“Steel or cribs?” is often the first questions I hear when discussing a new dock or boathouse.
Is an engineered steel pile frame the most reliable foundation in a lake, or is the traditional timber-and-rock crib best?
A “crib” foundation is an open rectangle of heavy timber, connected at the corners with spikes or long steel rods, something like the “log cabin” set I had as a kid. The first layer is set on the lakebed, then in alternating layers the crib is built up to the surface, filled with rock for mass and stability.
A steel pile foundation starts with steel – “H”-section or circular – pinned, piled vertically or augured into the lakebed (depending on the nature of that lakebed) until solid bearing is encountered. The piles are then all cut to the same height above the waterline, connected by steel beams across their tops and cross-braced vertically and horizontally – to form a rigid frame.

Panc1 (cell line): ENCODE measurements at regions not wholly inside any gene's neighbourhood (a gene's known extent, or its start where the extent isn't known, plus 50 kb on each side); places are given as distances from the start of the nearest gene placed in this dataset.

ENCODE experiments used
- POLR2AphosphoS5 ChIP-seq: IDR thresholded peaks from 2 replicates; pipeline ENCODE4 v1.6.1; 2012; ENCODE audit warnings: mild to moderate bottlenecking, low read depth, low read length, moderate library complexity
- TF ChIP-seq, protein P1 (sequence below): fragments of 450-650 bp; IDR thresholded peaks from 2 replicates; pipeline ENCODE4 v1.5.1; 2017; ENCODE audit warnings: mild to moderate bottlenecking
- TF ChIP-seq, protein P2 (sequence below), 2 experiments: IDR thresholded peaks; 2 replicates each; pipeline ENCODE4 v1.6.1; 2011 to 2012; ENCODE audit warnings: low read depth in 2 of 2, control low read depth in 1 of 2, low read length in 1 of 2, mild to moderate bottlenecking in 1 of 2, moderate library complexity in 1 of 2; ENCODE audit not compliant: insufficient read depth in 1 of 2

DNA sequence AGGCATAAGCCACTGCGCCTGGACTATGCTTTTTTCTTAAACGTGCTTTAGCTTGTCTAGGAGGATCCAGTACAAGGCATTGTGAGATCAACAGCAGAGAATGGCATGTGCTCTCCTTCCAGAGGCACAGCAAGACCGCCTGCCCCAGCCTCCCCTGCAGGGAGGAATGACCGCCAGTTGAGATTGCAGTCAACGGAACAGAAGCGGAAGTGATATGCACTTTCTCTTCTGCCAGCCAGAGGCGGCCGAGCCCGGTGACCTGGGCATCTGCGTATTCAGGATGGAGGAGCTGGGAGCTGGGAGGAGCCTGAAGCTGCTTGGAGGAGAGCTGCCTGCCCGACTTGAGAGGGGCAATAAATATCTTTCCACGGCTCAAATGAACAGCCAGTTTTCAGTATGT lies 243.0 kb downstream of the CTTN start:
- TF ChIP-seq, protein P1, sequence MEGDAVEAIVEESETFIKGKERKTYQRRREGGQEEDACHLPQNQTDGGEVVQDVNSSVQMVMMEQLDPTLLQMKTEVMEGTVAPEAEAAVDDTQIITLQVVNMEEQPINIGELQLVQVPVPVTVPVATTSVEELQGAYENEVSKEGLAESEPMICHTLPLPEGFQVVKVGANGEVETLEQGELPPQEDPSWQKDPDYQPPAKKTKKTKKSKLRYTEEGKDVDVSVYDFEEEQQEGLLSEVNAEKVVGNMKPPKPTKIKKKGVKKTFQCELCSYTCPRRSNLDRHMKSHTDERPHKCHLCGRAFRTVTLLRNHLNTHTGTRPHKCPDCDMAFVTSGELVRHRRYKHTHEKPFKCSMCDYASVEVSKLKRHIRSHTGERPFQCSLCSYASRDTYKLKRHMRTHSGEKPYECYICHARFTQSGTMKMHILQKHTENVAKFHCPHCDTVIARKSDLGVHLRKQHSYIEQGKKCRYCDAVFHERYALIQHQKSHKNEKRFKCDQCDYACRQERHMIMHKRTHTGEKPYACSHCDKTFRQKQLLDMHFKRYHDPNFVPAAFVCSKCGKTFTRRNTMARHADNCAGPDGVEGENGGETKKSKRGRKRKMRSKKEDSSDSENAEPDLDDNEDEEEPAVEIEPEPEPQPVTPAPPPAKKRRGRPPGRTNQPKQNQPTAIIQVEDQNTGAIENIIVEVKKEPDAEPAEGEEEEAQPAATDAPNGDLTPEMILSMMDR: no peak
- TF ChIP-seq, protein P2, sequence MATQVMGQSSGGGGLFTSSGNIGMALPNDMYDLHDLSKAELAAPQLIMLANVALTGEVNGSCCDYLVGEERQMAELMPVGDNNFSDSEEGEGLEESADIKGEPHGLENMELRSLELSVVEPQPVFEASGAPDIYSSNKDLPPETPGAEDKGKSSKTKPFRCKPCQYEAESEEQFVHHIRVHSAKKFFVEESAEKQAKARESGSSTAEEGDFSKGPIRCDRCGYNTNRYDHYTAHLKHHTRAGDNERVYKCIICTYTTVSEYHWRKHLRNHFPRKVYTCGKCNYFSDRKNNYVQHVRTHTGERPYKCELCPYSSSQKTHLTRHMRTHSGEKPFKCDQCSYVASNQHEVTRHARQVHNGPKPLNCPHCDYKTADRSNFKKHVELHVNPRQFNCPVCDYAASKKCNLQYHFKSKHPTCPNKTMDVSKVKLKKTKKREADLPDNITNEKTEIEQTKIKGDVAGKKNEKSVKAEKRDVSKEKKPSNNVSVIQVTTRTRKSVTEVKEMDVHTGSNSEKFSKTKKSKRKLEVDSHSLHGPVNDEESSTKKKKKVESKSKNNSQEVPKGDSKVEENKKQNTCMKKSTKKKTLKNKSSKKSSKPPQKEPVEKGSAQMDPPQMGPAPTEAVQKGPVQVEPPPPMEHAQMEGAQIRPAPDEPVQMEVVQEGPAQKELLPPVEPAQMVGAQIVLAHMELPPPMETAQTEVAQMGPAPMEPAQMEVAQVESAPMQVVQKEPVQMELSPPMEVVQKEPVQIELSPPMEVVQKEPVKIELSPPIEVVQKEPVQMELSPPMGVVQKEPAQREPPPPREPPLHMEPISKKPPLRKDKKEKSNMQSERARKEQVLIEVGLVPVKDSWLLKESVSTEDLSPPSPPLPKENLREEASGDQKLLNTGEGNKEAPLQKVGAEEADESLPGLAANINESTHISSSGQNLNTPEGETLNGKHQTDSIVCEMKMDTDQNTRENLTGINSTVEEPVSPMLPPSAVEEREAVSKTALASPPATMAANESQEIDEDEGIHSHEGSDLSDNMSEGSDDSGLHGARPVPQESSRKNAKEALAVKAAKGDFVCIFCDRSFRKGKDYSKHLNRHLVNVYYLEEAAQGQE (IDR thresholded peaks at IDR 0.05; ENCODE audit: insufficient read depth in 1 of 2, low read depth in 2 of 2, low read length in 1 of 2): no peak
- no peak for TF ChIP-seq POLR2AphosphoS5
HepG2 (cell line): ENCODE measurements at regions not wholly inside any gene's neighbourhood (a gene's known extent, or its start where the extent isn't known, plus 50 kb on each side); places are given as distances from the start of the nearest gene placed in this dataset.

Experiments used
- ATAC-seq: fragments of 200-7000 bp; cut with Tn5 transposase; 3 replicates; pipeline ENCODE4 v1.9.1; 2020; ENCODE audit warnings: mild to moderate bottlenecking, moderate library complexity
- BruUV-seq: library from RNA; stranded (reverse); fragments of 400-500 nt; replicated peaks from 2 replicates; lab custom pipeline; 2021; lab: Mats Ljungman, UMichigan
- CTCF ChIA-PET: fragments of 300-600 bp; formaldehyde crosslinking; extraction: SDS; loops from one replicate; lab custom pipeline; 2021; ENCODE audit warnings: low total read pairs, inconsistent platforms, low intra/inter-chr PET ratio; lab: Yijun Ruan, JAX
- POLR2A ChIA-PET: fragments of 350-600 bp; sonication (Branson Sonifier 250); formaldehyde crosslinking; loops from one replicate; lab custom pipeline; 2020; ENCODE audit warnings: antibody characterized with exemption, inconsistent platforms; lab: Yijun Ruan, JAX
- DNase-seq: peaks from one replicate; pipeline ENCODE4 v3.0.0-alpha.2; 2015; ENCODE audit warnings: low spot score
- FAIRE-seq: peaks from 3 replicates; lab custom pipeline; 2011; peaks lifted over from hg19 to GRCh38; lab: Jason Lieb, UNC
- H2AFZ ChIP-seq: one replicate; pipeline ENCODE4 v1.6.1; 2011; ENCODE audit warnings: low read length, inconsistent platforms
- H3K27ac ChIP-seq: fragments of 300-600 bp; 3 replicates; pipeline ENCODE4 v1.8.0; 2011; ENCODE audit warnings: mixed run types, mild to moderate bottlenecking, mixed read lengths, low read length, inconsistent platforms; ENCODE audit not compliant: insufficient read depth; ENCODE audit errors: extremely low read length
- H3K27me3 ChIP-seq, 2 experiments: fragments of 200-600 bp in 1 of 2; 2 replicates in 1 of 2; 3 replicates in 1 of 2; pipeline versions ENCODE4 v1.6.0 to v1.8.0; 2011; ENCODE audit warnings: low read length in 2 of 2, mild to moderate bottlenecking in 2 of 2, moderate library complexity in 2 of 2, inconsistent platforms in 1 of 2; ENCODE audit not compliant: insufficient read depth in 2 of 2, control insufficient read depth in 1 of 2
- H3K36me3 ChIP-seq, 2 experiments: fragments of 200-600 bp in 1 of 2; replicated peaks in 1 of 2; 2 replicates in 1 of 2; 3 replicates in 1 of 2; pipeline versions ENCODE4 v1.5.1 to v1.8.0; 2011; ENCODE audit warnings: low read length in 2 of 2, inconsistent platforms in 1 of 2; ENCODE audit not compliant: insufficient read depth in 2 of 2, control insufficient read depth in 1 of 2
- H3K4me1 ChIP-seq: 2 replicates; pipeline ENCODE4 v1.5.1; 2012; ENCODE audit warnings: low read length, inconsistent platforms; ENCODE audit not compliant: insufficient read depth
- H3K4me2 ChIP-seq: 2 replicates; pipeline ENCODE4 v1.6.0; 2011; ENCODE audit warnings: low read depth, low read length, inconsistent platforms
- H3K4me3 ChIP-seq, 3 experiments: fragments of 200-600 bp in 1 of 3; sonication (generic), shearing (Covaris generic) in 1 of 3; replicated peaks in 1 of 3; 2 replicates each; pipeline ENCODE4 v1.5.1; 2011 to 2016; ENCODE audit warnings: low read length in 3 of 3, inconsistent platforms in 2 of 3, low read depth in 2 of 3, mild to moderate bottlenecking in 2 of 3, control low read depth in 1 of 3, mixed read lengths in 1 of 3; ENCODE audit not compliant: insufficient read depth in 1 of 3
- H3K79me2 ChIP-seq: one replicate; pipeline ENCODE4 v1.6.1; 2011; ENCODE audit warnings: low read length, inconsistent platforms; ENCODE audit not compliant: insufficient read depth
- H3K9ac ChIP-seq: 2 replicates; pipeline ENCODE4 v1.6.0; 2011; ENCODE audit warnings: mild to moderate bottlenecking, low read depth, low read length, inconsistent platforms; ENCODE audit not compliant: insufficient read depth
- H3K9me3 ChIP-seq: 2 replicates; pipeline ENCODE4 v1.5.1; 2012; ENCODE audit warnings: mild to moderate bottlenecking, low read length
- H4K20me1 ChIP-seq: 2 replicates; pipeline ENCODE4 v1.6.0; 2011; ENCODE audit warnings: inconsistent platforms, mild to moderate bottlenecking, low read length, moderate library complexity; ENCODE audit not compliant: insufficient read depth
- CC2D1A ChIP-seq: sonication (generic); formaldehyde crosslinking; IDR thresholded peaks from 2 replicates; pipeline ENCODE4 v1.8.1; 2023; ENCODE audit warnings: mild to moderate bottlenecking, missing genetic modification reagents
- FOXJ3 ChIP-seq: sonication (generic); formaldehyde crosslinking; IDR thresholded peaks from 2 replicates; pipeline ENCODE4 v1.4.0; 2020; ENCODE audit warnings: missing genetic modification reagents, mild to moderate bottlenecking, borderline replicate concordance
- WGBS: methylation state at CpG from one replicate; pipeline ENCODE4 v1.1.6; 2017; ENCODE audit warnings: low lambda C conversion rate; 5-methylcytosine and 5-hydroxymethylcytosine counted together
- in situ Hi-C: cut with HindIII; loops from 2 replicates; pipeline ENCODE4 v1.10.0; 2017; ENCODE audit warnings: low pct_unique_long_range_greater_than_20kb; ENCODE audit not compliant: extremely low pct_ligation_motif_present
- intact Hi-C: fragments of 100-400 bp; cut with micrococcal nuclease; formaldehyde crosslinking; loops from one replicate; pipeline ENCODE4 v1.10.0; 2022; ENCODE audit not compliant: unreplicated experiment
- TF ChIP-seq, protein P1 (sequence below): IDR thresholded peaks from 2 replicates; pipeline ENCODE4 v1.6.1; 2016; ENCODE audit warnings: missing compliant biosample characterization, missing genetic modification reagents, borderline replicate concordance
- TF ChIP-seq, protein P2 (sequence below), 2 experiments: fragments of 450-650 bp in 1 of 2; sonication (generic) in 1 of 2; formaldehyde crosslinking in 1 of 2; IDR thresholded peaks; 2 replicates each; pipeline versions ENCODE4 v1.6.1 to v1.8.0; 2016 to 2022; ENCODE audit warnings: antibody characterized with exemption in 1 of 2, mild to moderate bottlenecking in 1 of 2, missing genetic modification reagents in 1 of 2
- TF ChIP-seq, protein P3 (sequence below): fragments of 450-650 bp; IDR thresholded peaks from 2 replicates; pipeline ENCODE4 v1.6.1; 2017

Joists are then placed atop either foundation system, topped with cedar or other decking.
A key benefit of cribs is that they muffle wave action; a slip between cribs can be calm on the windiest days. But cribs are limited to perhaps 8’ to10’ of water depth, new cribs will always settle, and timbers at the waterline will inevitably rot, requiring replacement.
Steel docks can be engineered for deep or sloped lakebeds, they have far less impact on existing fish habitat and water circulation, and are a solid foundation the moment they are built. But waves are unimpeded and steel will eventually corrode at the waterline.
So are you building a simple swim dock or planning a 2-storey boathouse atop? Is your lakebed deep – or steep, is your site exposed to large waves or boat traffic?
The answer to “steel or cribs?” is – it depends!